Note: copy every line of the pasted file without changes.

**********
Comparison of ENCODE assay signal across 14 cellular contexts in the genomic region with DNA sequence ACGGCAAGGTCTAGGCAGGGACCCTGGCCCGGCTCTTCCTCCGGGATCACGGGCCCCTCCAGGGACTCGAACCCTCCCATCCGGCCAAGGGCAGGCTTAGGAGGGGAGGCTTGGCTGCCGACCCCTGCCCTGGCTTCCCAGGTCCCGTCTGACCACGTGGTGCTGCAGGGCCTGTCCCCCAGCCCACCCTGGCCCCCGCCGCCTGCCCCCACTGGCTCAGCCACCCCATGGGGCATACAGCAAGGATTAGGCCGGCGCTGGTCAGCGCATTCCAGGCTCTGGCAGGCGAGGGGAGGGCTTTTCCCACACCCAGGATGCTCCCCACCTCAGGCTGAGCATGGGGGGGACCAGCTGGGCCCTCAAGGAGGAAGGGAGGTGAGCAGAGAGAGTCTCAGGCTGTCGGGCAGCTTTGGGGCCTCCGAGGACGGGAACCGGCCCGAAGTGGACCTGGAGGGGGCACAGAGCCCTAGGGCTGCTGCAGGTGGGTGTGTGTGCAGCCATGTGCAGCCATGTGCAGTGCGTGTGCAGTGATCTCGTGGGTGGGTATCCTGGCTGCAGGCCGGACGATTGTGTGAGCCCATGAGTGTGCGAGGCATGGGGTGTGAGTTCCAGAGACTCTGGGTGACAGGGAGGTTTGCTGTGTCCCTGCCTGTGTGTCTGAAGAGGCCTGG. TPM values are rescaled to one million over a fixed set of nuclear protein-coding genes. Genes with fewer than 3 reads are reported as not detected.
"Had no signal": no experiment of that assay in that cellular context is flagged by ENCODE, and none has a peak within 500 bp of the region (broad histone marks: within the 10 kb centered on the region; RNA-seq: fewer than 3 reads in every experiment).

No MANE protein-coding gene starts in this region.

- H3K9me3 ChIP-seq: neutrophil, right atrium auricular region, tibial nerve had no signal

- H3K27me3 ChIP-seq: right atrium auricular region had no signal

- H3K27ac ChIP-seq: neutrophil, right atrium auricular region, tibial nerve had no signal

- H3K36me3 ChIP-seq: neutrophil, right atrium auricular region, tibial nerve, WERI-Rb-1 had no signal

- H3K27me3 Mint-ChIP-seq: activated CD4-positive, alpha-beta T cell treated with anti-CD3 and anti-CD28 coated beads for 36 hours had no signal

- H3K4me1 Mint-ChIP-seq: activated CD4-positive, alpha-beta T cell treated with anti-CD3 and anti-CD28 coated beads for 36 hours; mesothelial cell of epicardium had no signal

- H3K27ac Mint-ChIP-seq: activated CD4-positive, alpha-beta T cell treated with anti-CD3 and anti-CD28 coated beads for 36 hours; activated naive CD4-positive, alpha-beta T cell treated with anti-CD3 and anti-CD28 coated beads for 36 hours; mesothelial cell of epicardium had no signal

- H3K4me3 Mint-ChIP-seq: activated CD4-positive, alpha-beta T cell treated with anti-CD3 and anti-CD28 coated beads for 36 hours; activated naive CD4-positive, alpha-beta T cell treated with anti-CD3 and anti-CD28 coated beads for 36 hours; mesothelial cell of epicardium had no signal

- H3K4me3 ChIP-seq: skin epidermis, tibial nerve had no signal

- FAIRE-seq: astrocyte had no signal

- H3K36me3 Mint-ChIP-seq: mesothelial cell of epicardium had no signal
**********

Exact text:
Comparison of ENCODE assay signal across 14 cellular contexts in the genomic region with DNA sequence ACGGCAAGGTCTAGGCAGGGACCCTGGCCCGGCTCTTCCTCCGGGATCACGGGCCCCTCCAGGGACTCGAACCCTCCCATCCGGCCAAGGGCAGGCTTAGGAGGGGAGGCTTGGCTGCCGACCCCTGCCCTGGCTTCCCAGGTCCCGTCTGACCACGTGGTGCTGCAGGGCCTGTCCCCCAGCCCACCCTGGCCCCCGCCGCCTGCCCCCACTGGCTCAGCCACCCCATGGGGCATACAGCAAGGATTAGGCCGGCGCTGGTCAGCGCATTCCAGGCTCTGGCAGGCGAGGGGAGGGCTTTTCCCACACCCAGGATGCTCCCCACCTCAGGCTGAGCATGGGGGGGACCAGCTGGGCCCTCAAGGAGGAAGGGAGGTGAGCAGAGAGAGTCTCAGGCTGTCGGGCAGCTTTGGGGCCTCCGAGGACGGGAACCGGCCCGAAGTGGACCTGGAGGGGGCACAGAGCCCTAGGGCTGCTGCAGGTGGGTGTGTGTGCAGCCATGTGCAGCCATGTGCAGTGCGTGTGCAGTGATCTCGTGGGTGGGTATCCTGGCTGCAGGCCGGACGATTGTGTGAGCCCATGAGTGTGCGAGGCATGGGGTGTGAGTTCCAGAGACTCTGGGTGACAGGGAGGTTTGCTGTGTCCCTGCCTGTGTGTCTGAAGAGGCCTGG. TPM values are rescaled to one million over a fixed set of nuclear protein-coding genes. Genes with fewer than 3 reads are reported as not detected.
"Had no signal": no experiment of that assay in that cellular context is flagged by ENCODE, and none has a peak within 500 bp of the region (broad histone marks: within the 10 kb centered on the region; RNA-seq: fewer than 3 reads in every experiment).

No MANE protein-coding gene starts in this region.

- H3K9me3 ChIP-seq: neutrophil, right atrium auricular region, tibial nerve had no signal

- H3K27me3 ChIP-seq: right atrium auricular region had no signal

- H3K27ac ChIP-seq: neutrophil, right atrium auricular region, tibial nerve had no signal

- H3K36me3 ChIP-seq: neutrophil, right atrium auricular region, tibial nerve, WERI-Rb-1 had no signal

- H3K27me3 Mint-ChIP-seq: activated CD4-positive, alpha-beta T cell treated with anti-CD3 and anti-CD28 coated beads for 36 hours had no signal

- H3K4me1 Mint-ChIP-seq: activated CD4-positive, alpha-beta T cell treated with anti-CD3 and anti-CD28 coated beads for 36 hours; mesothelial cell of epicardium had no signal

- H3K27ac Mint-ChIP-seq: activated CD4-positive, alpha-beta T cell treated with anti-CD3 and anti-CD28 coated beads for 36 hours; activated naive CD4-positive, alpha-beta T cell treated with anti-CD3 and anti-CD28 coated beads for 36 hours; mesothelial cell of epicardium had no signal

- H3K4me3 Mint-ChIP-seq: activated CD4-positive, alpha-beta T cell treated with anti-CD3 and anti-CD28 coated beads for 36 hours; activated naive CD4-positive, alpha-beta T cell treated with anti-CD3 and anti-CD28 coated beads for 36 hours; mesothelial cell of epicardium had no signal

- H3K4me3 ChIP-seq: skin epidermis, tibial nerve had no signal

- FAIRE-seq: astrocyte had no signal

- H3K36me3 Mint-ChIP-seq: mesothelial cell of epicardium had no signal